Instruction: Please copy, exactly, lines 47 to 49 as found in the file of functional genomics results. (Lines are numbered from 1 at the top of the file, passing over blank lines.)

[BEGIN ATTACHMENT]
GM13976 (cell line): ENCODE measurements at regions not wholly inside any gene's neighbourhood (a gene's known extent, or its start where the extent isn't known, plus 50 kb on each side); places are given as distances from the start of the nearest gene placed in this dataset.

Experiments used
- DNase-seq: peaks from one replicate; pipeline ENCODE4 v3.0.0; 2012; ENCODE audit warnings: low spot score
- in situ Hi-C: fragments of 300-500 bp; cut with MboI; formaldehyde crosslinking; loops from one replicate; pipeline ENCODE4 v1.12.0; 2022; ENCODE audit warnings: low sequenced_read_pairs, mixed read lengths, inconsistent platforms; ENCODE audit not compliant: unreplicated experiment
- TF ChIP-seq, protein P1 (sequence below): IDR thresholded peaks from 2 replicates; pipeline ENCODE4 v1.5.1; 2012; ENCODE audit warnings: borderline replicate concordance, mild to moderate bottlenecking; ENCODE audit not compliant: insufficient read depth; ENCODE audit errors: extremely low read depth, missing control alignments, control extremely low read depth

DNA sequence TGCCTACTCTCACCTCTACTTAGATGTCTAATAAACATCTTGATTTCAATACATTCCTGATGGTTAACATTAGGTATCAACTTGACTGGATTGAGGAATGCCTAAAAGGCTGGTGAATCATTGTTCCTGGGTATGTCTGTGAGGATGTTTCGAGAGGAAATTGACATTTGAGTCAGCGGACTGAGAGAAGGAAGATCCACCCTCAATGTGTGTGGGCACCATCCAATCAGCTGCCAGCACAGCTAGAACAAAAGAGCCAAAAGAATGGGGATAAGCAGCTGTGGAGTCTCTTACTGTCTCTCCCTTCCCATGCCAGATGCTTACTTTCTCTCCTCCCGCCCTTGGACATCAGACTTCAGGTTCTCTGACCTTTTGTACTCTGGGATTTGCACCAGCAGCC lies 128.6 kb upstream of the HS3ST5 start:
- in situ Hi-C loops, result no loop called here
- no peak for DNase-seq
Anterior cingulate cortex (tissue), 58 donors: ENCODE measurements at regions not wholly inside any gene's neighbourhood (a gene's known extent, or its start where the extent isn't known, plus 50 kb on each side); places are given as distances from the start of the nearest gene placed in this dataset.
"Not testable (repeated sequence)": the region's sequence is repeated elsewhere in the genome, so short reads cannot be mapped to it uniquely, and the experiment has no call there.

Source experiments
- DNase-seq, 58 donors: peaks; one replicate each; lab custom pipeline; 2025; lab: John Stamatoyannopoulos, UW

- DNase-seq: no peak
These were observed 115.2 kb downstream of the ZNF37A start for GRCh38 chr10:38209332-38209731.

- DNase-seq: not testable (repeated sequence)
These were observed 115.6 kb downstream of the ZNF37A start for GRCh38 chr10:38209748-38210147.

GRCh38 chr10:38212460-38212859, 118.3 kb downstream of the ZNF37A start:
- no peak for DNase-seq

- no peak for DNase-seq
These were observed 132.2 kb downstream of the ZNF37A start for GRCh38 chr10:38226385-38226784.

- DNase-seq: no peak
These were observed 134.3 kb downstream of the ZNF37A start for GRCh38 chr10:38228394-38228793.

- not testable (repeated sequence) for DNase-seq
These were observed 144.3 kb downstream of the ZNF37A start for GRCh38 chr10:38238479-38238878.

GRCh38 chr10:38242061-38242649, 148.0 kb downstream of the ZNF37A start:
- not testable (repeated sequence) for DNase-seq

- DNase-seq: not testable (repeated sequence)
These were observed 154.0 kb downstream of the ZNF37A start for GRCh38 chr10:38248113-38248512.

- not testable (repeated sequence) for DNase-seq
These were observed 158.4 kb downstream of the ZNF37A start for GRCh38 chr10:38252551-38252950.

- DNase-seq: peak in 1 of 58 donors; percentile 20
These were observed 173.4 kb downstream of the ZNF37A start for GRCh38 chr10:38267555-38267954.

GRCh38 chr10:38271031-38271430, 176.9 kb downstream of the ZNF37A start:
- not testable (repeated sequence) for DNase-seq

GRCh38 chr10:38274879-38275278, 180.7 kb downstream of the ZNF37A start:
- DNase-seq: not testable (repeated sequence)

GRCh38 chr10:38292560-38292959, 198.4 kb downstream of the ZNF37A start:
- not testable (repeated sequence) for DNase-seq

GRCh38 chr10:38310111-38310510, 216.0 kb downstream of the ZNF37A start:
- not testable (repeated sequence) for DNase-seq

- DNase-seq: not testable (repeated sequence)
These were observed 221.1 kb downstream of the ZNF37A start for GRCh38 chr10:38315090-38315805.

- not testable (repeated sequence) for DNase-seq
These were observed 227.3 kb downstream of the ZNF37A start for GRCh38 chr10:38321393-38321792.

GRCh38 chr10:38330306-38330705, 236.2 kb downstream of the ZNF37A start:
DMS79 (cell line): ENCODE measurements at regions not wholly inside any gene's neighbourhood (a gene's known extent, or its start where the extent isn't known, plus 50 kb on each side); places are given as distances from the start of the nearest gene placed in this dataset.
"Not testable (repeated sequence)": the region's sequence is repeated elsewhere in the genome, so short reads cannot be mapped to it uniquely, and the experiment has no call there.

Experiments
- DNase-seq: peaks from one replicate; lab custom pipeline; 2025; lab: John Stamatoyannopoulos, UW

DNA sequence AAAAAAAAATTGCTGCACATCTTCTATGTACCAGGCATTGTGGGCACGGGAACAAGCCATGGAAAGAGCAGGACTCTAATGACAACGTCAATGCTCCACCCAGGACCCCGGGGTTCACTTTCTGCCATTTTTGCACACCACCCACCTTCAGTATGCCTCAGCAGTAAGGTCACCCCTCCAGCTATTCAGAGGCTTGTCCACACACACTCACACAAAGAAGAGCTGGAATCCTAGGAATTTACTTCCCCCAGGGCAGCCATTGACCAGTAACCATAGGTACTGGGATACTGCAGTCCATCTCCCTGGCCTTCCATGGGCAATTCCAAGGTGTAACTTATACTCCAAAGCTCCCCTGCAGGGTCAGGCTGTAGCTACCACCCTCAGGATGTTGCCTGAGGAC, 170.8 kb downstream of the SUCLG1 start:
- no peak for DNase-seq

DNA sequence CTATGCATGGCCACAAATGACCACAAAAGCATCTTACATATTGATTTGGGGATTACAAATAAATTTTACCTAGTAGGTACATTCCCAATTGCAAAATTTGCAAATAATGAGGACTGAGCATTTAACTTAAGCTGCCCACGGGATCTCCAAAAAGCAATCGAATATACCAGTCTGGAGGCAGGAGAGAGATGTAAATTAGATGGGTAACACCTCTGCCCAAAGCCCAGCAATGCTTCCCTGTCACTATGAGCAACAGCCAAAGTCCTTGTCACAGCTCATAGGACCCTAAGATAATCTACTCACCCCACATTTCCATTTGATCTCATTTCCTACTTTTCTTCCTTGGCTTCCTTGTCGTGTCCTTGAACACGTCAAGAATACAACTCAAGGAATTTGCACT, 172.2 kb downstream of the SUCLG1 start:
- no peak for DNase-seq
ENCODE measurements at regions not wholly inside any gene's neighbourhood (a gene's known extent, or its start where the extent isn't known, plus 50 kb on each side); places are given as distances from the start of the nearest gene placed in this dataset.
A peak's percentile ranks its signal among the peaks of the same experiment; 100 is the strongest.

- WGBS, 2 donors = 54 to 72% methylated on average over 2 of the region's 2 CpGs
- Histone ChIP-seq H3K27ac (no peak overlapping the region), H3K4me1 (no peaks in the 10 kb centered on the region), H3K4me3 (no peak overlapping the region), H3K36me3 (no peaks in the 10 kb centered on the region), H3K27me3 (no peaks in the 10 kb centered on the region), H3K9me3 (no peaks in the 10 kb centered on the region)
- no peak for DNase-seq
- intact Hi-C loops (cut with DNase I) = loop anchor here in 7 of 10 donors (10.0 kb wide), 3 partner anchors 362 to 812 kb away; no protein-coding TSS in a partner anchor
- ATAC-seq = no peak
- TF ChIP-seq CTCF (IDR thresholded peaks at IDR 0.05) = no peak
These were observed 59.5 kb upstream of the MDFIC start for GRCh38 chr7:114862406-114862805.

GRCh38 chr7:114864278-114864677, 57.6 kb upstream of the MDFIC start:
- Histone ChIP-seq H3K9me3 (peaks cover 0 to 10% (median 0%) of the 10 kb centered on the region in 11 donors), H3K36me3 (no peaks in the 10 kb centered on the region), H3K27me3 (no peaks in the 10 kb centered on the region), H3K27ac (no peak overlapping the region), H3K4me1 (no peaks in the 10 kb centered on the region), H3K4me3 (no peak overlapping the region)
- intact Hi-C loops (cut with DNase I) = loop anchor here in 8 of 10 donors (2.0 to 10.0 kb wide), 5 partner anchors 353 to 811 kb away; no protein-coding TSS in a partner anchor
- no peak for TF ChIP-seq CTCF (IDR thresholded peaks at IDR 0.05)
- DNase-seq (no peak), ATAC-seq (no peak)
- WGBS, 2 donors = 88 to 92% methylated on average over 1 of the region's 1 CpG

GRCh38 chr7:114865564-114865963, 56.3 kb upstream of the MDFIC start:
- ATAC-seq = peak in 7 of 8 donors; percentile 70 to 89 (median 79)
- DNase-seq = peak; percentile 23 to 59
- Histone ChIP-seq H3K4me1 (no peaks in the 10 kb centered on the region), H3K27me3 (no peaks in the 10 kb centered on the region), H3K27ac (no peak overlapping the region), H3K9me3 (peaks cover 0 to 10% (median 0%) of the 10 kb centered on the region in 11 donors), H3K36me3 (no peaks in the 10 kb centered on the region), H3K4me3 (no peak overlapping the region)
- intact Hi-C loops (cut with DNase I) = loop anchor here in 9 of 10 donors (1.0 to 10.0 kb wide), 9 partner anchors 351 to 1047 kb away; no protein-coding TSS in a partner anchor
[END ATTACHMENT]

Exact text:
"Not testable (repeated sequence)": the region's sequence is repeated elsewhere in the genome, so short reads cannot be mapped to it uniquely, and the experiment has no call there.

Experiments
- DNase-seq: peaks from one replicate; lab custom pipeline; 2025; lab: John Stamatoyannopoulos, UW